Corrie actor leads the tributes to gentleman
BUSINESSMAN, great-grandfather and "real gentleman" Mick Withey has been laid to rest only a stone's throw from his beloved home in Callowell.
The retired managing director of stationers and print firm James & Owen in Stroud died at the Northfield House care home in the town. He was 90.
He was buried at St Paul's Church in Whiteshill following his funeral service there. Regular worshipper Mr Withey was a sidesman at St Paul's.
Mr Withey, whose son Peter now continues the family business in London Road, moved to Callowell House in his first year of life.
Business Cards From Only £10.95 Delivered www.myprint-247.co.ukView details
Our heavyweight cards have FREE UV silk coating, FREE next day delivery & VAT included. Choose from 1000's of pre-designed templates or upload your own artwork. Orders dispatched within 24hrs.
Terms: Visit our site for more products: Business Cards, Compliment Slips, Letterheads, Leaflets, Postcards, Posters & much more. All items are free next day delivery. www.myprint-247.co.uk
Contact: 01858 468192
Valid until: Friday, May 31 2013
His widow Kaye said he had lived in Callowell for all but a few years following their marriage in 1953.
Schooled at Miss Brinkworth's in Folly Lane, Stroud, and later at boarding school in Devon, Mr Withey worked first at the former Hoffman's engineering works in Stonehouse.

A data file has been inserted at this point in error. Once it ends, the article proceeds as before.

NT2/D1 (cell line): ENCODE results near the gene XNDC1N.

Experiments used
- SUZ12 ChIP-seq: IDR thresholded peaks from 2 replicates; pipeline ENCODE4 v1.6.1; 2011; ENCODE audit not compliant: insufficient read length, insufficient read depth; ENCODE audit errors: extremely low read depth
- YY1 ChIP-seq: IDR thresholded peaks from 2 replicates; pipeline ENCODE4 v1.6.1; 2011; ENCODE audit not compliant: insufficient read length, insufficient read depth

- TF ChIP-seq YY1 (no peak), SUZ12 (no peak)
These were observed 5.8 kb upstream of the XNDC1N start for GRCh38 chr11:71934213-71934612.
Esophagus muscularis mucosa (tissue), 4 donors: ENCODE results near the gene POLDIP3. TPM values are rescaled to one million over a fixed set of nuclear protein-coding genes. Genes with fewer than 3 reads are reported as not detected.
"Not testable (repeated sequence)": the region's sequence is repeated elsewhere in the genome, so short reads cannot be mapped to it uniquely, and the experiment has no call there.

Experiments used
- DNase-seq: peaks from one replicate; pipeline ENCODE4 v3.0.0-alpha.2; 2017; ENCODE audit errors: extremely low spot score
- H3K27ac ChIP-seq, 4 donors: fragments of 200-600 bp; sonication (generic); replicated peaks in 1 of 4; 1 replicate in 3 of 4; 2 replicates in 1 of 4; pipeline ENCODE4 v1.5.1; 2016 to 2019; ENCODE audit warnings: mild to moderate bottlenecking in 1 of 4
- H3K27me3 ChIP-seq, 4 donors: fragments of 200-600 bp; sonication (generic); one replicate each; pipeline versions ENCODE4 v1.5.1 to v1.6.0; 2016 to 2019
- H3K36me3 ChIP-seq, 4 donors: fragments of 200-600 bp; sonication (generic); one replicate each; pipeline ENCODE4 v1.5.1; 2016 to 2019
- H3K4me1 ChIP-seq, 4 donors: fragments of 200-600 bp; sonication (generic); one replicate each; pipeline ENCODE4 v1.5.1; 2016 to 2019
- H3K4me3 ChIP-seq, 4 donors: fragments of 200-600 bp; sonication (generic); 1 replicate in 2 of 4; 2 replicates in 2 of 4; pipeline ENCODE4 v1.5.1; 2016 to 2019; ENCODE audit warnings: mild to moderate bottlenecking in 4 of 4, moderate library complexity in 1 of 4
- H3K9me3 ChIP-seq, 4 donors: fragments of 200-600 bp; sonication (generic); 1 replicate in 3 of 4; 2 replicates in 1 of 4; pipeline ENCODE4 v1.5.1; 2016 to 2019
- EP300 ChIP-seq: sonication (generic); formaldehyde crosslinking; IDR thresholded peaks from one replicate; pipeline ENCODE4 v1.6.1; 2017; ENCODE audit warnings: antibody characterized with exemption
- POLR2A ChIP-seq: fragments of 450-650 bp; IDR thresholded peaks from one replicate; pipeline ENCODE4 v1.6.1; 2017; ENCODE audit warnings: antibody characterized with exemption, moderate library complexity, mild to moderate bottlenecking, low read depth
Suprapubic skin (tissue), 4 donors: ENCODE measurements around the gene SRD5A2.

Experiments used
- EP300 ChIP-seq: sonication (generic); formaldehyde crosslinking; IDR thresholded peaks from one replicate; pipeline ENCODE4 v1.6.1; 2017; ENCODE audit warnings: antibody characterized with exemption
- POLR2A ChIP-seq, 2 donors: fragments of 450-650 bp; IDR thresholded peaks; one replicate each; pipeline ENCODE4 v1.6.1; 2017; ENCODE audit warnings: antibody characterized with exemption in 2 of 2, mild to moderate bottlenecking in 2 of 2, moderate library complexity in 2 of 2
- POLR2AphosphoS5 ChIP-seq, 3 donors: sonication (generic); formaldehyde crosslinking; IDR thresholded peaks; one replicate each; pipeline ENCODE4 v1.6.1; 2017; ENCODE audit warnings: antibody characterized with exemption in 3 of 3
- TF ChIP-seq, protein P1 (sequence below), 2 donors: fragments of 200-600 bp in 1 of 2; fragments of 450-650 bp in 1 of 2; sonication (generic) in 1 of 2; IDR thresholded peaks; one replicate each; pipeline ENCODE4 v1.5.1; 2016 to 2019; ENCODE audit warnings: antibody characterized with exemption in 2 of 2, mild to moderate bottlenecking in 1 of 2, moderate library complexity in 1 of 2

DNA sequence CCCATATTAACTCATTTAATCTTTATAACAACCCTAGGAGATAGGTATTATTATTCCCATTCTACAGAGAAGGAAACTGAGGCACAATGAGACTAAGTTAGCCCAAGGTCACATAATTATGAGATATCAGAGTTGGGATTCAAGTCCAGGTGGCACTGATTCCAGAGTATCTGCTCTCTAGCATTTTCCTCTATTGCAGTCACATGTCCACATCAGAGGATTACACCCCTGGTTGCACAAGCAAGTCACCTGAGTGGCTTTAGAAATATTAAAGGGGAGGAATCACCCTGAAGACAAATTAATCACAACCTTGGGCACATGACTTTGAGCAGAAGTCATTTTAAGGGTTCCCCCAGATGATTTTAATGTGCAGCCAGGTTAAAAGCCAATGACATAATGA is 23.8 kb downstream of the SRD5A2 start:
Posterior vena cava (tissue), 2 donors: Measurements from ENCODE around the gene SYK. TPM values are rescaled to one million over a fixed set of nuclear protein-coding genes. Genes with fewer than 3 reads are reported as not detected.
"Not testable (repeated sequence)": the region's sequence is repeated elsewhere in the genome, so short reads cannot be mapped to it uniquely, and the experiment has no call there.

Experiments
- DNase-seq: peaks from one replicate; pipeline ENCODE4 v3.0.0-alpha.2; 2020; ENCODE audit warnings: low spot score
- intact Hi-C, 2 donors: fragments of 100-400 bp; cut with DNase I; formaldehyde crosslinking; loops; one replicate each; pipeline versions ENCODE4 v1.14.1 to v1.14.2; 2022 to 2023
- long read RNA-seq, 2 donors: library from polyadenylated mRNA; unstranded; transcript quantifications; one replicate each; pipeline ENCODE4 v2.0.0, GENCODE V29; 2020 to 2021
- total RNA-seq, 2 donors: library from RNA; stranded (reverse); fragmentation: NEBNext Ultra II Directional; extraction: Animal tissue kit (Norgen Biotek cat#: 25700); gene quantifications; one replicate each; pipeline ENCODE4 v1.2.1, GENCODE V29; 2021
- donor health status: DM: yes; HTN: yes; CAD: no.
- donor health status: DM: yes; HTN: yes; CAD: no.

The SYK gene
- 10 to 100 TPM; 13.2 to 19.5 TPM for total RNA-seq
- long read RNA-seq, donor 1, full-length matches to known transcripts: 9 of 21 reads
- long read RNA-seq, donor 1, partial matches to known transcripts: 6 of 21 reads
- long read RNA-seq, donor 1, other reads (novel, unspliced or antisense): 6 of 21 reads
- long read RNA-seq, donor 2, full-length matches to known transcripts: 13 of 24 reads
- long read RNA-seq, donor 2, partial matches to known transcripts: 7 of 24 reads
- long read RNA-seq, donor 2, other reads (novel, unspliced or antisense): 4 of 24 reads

He volunteered in the Second World War, joined the Royal Corps of Signals and served mostly in India, family friend and employee Colin Prockter told mourners at the funeral.
Mr Prockter, an actor who has appeared on ITV serial drama Coronation Street and in the BBC's sci-fi hit Doctor Who, said it was after demob that Mr Withey learned his trade as a master printer in London.
He then joined his father at James & Owen, later becoming MD in 1957.
Mr Withey felt "truly at home" at Callowell House, Mr Prockter said.
"Mick led by example and had a very strong work ethic, he fostered good manners and was a constant in all our lives," he said.
Long after retirement Mr Withey maintained an interest in James & Owen and was regularly seen every day walking through town on his way to "just help out".
His daughter Alison Mason said Mr Withey had a terrific sense of humour and her sister Wendy Drewett agreed.
"He was mischievous, had a little twinkle in his eye when he was up to something," Mrs Drewett said.
Mr Withey moved to Northfield House, where staff spoke of him as a "real gentleman", due to ill health in later years.
He is survived by his wife, two daughters, two sons, 10 grandchildren and five great-grandchildren.
James & Owen, among Stroud's oldest family firms, was founded by George H James stationer and Henry Owen printer before the First World War.